Fortunately, there are many different chew toys in different shapes, sizes, materials, and textures that you can stock up on so your pup doesn’t have to destroy your property for relief.
Blood Staining On Chew Toys
While we are still on the topic of chewing, you may notice some blood staining on your dog’s chew toys.
This is completely normal and will usually resolve itself as the dog continues to apply chewing pressure on the spot left by the shed teeth.
Reduced Appetite And Failure To Thrive
Puppy teething can be so uncomfortable at times that the puppy is unwilling to eat. They will particularly avoid foods that are too hard as these only worsen the discomfort. In severe cases, the loss of appetite could result in severe weight loss for the pooch.
Fortunately, there is a simple solution here, and all you have to do is switch to softer dog foods as your puppy goes through its transition.
Bleeding, Swollen Gums
If you examine your puppy’s mouth as they are going through the teething period, you may notice some swelling of the gums. There may even be bleeding in cases where a tooth was recently shed.
Cool water does a lot to relieve the discomfort and reduce the inflammation of your pooch. Therefore, make sure that they always have access to a cool, fresh bowl of water.
Whining and other signs of pain and discomfort in dogs could also clue you in as far as figuring out when your puppy is teething. This is simply their way of letting you know that they are not comfortable.
If the whining continues and is accompanied by other worrying signs like reduced appetite and reduced activity levels, you may want to consult a vet. This will help you rule out complications like infected gums or persistent deciduous teeth.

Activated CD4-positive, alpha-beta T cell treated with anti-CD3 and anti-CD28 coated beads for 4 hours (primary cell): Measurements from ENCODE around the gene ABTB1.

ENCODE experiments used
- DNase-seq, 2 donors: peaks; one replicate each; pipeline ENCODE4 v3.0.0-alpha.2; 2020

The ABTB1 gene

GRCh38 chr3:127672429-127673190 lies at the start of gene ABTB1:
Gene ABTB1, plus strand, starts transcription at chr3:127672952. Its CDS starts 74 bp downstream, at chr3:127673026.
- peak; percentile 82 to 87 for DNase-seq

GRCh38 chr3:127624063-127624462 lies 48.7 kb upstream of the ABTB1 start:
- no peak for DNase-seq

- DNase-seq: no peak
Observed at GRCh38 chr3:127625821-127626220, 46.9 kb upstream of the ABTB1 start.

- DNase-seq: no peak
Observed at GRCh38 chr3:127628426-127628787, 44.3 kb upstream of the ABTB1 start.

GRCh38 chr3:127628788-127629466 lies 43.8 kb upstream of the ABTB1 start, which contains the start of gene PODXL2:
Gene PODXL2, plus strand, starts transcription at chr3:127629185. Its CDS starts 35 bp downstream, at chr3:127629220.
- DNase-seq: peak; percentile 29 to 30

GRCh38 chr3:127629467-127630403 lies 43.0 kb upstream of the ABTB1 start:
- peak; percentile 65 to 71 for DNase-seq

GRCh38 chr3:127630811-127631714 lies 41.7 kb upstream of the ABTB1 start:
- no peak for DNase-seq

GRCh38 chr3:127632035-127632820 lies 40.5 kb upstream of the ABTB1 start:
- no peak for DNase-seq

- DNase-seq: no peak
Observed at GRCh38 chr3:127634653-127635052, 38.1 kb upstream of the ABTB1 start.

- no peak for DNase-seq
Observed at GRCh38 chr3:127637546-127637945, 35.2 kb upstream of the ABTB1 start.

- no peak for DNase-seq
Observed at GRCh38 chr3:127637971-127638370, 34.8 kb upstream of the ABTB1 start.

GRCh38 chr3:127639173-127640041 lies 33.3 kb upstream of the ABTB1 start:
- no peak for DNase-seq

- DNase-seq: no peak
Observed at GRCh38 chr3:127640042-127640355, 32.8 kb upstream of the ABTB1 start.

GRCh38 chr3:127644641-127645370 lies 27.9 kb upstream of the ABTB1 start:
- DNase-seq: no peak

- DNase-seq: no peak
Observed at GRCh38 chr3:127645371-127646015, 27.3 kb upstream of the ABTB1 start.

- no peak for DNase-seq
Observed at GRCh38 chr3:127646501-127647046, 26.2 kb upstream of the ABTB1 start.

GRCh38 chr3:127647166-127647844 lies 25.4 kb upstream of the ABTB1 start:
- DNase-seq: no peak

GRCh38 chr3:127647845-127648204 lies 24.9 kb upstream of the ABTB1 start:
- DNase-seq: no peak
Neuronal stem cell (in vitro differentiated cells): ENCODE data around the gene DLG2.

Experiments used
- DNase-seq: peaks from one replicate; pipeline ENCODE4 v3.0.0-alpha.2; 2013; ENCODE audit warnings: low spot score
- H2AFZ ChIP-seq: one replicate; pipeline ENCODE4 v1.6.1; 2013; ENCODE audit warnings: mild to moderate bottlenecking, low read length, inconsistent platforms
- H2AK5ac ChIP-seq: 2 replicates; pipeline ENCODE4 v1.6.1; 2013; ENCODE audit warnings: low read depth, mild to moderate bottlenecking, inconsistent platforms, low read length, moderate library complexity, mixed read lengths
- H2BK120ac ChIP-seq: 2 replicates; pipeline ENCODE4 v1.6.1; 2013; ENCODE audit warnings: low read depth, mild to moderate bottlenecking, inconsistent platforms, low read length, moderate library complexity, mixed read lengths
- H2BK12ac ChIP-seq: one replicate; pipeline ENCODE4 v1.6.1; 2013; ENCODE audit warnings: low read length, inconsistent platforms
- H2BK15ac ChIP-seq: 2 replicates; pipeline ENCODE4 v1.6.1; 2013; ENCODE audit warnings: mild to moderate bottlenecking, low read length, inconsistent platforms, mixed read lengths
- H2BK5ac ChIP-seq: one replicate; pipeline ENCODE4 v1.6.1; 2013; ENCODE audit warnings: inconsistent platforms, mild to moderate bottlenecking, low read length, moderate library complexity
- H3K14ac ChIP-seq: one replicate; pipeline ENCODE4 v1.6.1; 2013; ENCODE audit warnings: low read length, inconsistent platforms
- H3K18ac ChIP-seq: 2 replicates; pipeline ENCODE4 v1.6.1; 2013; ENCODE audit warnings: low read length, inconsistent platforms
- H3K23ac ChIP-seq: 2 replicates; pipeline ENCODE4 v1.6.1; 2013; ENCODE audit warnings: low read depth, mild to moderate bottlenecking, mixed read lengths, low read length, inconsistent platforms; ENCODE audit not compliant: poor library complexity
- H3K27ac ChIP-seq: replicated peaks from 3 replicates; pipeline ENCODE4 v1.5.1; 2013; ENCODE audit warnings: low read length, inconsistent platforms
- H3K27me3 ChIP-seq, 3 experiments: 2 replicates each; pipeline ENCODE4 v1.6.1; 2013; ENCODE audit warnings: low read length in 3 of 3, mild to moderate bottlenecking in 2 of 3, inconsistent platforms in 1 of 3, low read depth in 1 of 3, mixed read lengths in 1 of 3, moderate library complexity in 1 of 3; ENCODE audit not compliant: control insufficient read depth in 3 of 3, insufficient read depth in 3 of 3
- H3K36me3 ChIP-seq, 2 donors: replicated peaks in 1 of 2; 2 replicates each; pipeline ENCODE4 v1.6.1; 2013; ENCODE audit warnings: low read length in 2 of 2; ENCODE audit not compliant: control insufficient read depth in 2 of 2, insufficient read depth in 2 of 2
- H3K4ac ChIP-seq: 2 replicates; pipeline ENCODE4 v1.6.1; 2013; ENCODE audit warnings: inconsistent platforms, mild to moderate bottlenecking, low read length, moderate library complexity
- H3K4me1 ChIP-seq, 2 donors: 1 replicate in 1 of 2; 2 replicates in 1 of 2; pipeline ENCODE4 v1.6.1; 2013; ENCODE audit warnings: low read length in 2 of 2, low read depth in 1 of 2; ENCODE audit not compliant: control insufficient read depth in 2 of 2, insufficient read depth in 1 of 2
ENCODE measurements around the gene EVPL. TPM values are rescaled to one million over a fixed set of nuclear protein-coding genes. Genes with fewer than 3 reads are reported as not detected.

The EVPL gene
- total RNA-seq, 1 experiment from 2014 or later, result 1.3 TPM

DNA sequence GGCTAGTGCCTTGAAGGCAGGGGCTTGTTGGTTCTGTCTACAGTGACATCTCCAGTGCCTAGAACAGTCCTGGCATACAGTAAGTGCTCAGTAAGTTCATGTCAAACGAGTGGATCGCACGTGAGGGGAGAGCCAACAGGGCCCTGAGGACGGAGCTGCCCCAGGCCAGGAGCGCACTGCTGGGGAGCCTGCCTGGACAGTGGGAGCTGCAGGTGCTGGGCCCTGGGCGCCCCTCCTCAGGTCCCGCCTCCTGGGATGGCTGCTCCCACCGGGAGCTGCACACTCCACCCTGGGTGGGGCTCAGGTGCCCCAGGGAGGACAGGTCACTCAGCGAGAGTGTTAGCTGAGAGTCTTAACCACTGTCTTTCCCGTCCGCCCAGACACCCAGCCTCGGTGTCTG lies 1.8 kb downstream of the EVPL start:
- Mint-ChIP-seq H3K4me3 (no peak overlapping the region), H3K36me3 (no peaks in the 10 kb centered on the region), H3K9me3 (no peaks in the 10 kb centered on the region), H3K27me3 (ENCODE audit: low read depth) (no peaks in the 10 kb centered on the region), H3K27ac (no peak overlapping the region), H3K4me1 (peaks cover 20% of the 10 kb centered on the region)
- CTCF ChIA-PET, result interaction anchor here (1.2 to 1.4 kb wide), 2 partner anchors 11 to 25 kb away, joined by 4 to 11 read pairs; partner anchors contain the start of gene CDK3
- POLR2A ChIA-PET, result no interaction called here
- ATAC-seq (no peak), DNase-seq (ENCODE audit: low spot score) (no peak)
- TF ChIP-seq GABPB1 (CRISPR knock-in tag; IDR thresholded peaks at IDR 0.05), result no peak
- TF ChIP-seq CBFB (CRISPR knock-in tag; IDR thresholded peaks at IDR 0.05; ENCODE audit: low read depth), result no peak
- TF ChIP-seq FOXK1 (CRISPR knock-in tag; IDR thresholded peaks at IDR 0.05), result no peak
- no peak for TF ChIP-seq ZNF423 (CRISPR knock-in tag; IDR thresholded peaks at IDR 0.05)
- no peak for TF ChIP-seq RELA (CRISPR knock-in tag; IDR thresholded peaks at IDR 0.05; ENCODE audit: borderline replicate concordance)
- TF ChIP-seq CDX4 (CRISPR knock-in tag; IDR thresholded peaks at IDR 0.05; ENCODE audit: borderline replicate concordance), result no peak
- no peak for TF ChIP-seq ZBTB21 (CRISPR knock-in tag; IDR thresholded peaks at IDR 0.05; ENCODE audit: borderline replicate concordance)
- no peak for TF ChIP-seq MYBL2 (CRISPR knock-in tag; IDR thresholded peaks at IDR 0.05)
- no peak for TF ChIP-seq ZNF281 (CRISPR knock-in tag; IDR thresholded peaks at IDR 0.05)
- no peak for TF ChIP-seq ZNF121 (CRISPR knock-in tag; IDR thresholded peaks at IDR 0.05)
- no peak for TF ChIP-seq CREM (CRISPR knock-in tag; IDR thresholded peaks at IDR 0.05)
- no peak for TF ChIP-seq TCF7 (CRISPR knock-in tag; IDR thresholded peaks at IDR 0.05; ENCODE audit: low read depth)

How Can You Tell Your Puppy Is Done Teething?
There are many ways to tell when your puppy is done teething, but the most accurate is counting its teeth. However, there are other equally valuable methods that you could use. Let’s dive right into all these clues.
Count The Number Of Teeth
Puppies have 28 deciduous teeth and 42 permanent/adult teeth.
If you can safely count the number of teeth in your puppy’s mouth and have the latter as your total, then you can rest assured that the teething process is complete.
However, if there is impaction due to persistent deciduous teeth, you may not be entirely out of the woods, and your puppy will still be very uncomfortable.
You could also tell whether or not your puppy is teething by keeping track of the calendar. On average, teething lasts 4 to 6 months and is usually all done by the age of 8 months.
Therefore, if your puppy is already at this age, you can more or less safely conclude that they are done with the teething.
Change In Behavior
Teething can be a very stressful tie for the dog and often changes their behavior in a drastic manner.
If you notice your dog has calmed down and become less destructive after a few stressful months, the chances are that they are no longer experiencing the discomfort responsible for their previous moods.
Change In Size And Strength Of The Teeth
Assessing the size and general strength of the puppy’s teeth could also serve as an indicator of whether or not your puppy is done teething. Permanent teeth are typically larger, stronger, and sharper.
However, this is far from being accurate or reliable as a method.
Do Puppies Stop Biting After They Lose Their Teeth?
Puppies will only stop biting after they lose their teeth if you train them to stop. This is because the discomfort of teething is not the only reason why they chew and bite on things.
If you don’t want to deal with destroyed property, it is best to invest in chew toys and train your dog to let out their frustrations on those by using reward systems.